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Microbleeds increase with age, rarely disappear.


LOS ANGELES -- The prevalence of cerebral microbleeds increased from 24% to 28%, and microbleeds rarely disappeared over a mean of 3 years, in a study of 831 older adults in the general Dutch population.

A subset of nondemented adults aged 60 years or older in the Rotterdam Study underwent brain MRI scans and other examinations in 2005-2006 and again in 2008-2010. Independent raters looked for microbleeds in side-by-side comparisons of the baseline and follow-up scans without knowing which was which and without access to other imaging or test results. The mean time between scans was 3.4 years.

People with microbleeds at baseline were five times more likely to develop new microbleeds. Among 203 people with microbleeds on the first scan, 25% had new microbleeds on the second scan compared with 5% of 628 people without microbleeds at baseline, Dr. Marielle M.F. Poels said at the conference.

The risk was even higher in people who had multiple microbleeds at baseline, who were seven times more likely to develop new microbleeds compared with people with no microbleeds on the initial scan, said Dr. Poels of Erasmus University, Rotterdam, the Netherlands.

The incidence of microbleeds increased with age, from 8% in people aged 60-69 years to 19% in people older than 80 years (Stroke 2011;42:656-61).

Previous longitudinal studies of cerebral microbleeds were smaller and focused on patients in memory clinics or patients with cerebral amyloid angiopathy instead of the general population.


The study used a three-dimensional T2*-weighted gradient-recalled echo sequence to detect microbleeds, defined as focal areas of very low signal intensity. The investigators used other MRI sequences to rate infarcts and used a validated tissue classification technique to assess white matter lesion volume. They collected DNA samples for apolipoprotein E genotyping.

Only six people (3%) had fewer microbleeds at follow-up compared with baseline. Four of these six had one microbleed on the initial scan and none at follow-up. The fifth person had two microbleeds at baseline and one at followup. The number of microbleeds in the sixth person decreased from 11 at baseline to 6 at follow-up, Dr. Poels said at the conference, which was sponsored by the American Heart Association.

In addition, another six people had some microbleeds on the initial scan that had disappeared at follow-up, but they also had new microbleeds, so their total number of microbleeds did not decrease over time. All but one of these six had more than five microbleeds at baseline and a higher number at follow-up.

In the entire cohort, 258 new microbleeds developed between the first and second scans, and only 18 microbleeds seemed to disappear. "Microbleeds rarely disappear," she said.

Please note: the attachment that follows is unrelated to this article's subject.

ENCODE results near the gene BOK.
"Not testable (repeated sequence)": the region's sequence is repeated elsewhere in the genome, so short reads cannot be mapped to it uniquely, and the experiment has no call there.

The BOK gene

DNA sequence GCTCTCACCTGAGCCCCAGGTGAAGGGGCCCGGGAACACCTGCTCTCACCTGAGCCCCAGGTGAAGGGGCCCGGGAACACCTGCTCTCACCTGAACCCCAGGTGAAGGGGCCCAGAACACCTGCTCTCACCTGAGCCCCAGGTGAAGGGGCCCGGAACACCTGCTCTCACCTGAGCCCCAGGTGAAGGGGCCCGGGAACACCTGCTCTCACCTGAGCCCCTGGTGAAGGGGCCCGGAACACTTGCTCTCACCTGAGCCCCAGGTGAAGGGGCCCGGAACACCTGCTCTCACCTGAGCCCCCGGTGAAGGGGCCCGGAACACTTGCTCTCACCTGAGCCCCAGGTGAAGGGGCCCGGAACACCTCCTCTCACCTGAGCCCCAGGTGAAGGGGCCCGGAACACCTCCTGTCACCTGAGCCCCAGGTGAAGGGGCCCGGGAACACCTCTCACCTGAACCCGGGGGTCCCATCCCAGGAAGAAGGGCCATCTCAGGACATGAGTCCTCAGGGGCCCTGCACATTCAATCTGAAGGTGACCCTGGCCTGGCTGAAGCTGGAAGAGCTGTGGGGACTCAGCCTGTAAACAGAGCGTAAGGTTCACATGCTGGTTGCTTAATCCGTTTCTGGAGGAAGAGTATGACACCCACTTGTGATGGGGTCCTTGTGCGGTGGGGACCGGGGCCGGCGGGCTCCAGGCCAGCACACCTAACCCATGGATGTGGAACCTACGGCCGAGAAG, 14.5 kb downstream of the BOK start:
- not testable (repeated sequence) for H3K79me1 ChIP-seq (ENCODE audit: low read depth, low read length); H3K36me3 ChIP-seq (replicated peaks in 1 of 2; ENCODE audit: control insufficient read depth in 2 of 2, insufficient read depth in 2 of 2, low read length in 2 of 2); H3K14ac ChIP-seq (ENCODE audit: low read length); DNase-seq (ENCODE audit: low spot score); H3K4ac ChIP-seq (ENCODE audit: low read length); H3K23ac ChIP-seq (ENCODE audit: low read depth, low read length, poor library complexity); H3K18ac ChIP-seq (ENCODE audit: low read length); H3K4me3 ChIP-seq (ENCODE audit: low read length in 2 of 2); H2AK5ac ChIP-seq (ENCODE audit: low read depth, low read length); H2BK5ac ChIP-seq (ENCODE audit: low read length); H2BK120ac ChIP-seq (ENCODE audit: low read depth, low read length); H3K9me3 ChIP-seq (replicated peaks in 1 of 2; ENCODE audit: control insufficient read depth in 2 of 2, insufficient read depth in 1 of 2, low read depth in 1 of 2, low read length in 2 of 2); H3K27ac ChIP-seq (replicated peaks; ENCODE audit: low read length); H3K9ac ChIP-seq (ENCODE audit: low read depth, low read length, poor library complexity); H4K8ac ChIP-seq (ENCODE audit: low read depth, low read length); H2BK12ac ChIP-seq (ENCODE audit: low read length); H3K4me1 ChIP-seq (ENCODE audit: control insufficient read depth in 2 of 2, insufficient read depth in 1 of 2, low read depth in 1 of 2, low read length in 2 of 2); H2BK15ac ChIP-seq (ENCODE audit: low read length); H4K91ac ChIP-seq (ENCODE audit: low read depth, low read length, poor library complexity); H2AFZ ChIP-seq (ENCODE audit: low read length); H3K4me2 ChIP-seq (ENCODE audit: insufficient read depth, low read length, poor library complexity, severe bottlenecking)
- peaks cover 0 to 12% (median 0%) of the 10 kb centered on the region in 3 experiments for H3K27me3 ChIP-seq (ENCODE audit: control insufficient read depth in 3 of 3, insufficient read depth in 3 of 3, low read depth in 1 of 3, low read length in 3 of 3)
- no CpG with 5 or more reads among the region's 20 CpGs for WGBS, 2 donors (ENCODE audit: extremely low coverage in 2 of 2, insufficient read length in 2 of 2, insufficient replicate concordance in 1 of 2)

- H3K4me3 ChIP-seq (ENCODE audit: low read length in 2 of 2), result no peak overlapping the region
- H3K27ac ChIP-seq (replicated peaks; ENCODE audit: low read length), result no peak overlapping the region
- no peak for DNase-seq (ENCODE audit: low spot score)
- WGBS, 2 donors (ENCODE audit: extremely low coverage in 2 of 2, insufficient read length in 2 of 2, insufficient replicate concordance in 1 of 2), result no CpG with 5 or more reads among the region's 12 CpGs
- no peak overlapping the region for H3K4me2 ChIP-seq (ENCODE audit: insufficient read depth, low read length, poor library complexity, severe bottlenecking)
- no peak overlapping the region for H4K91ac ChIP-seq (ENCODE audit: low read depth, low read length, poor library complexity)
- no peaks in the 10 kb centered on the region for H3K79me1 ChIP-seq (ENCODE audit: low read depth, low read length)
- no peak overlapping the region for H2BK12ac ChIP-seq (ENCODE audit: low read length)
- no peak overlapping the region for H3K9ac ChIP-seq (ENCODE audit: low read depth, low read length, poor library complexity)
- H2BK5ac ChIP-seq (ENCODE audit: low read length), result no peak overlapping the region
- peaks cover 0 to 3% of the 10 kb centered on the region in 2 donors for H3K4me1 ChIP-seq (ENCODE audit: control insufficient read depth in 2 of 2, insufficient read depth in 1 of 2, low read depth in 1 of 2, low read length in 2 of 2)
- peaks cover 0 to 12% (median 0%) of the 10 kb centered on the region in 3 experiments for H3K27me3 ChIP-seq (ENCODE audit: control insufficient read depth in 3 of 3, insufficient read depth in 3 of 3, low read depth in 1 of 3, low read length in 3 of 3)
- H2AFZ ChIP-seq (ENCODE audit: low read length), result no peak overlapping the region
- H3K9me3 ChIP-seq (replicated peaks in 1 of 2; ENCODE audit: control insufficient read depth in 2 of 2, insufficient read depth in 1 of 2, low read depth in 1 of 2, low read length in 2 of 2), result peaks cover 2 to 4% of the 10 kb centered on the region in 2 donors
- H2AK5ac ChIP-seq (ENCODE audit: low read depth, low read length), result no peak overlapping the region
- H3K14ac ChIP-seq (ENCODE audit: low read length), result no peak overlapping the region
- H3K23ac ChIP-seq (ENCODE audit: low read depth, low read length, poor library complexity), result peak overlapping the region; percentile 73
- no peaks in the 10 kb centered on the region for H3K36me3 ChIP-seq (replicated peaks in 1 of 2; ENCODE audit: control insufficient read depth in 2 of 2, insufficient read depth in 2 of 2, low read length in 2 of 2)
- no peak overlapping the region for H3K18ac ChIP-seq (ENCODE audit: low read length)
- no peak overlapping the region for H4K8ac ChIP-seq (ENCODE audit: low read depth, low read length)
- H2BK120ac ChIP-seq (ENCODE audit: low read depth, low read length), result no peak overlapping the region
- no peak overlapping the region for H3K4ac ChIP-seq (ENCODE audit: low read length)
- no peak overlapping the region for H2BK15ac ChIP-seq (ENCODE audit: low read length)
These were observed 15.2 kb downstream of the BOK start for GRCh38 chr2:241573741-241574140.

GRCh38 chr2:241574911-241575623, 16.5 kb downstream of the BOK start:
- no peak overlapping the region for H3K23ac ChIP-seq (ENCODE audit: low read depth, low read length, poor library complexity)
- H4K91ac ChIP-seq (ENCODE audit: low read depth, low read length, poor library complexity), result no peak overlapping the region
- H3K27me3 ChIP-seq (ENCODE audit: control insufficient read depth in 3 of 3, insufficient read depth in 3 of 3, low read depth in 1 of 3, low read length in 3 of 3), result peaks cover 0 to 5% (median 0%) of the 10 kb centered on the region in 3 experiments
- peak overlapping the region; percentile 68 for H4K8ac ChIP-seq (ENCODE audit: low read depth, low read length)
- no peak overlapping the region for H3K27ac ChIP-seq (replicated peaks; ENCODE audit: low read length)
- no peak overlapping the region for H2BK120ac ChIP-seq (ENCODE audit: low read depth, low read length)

The location of microbleeds at baseline strongly predicted the location of new microbleeds. Of the new microbleeds, 60% were strictly lobar and 40% were either deep or infratentorial microbleeds.

Certain vascular risk factors for microbleeds were associated with the location of new microbleeds, suggesting that deep or infratentorial microbleeds are independent indicators of hypertensive vasculopathy, the investigators suggested.

High systolic blood pressure, high pulse pressure, and hypertension were associated with new deep or infratentorial microbleeds but not with new lobar microbleeds. Increasing serum total cholesterol was associated with a decreasing incidence of deep or infratentorial microbleeds on the follow-up scan.

The presence of lacunar infarcts at baseline was associated with a fourfold higher risk for new deep or infratentorial microbleeds at follow-up than in people without infarcts. A fourfold higher risk for new strictly lobar microbleeds was seen in people with the apolipoprotein E4 genotype. People with larger white matter lesion volume at baseline had double the likelihood of new microbleeds in any of the locations, compared with people with smaller white matter lesion volume at baseline.

"Microbleed assessment on T2*-weighted MRI may serve as a possible marker of both cerebral amyloid angiopathy and hypertensive vasculopathy progression," Dr. Poels said.

The 831 participants who completed both MRI scans were younger and healthier than the 231 people who dropped out of the study after the first scan, either because they refused a second scan or were ineligible to continue. This may have resulted in underestimation of the true incidence of microbleeds in the general population and underestimation of associations between risk factors and incident cerebral microbleeds, the investigators noted.

Dr. Poels and her associates said they had no relevant financial disclosures.
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Author:Boschert, Sherry
Publication:Family Practice News
Article Type:Clinical report
Geographic Code:4EUNE
Date:May 1, 2011
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